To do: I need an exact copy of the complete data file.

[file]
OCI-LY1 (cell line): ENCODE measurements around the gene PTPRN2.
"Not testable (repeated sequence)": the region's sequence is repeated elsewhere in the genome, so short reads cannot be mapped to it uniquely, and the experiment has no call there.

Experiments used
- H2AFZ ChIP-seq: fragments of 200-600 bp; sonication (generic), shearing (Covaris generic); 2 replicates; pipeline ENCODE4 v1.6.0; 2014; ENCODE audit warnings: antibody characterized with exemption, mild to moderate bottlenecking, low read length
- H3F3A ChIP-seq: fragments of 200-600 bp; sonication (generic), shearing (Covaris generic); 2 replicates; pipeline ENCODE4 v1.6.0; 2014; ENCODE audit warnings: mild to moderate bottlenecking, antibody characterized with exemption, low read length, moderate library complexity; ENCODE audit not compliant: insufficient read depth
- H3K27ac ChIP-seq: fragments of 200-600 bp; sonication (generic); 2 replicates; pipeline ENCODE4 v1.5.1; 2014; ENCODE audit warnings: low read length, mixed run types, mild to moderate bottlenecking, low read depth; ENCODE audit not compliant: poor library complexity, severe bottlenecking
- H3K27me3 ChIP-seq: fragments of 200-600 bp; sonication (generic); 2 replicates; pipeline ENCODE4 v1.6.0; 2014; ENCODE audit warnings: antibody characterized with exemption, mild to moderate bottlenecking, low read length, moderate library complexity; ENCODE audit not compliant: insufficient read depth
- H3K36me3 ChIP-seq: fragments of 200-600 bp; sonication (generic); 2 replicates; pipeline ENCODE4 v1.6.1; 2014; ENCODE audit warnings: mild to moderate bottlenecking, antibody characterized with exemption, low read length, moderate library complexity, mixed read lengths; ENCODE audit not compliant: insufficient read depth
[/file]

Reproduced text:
OCI-LY1 (cell line): ENCODE measurements around the gene PTPRN2.
"Not testable (repeated sequence)": the region's sequence is repeated elsewhere in the genome, so short reads cannot be mapped to it uniquely, and the experiment has no call there.

Experiments used
- H2AFZ ChIP-seq: fragments of 200-600 bp; sonication (generic), shearing (Covaris generic); 2 replicates; pipeline ENCODE4 v1.6.0; 2014; ENCODE audit warnings: antibody characterized with exemption, mild to moderate bottlenecking, low read length
- H3F3A ChIP-seq: fragments of 200-600 bp; sonication (generic), shearing (Covaris generic); 2 replicates; pipeline ENCODE4 v1.6.0; 2014; ENCODE audit warnings: mild to moderate bottlenecking, antibody characterized with exemption, low read length, moderate library complexity; ENCODE audit not compliant: insufficient read depth
- H3K27ac ChIP-seq: fragments of 200-600 bp; sonication (generic); 2 replicates; pipeline ENCODE4 v1.5.1; 2014; ENCODE audit warnings: low read length, mixed run types, mild to moderate bottlenecking, low read depth; ENCODE audit not compliant: poor library complexity, severe bottlenecking
- H3K27me3 ChIP-seq: fragments of 200-600 bp; sonication (generic); 2 replicates; pipeline ENCODE4 v1.6.0; 2014; ENCODE audit warnings: antibody characterized with exemption, mild to moderate bottlenecking, low read length, moderate library complexity; ENCODE audit not compliant: insufficient read depth
- H3K36me3 ChIP-seq: fragments of 200-600 bp; sonication (generic); 2 replicates; pipeline ENCODE4 v1.6.1; 2014; ENCODE audit warnings: mild to moderate bottlenecking, antibody characterized with exemption, low read length, moderate library complexity, mixed read lengths; ENCODE audit not compliant: insufficient read depth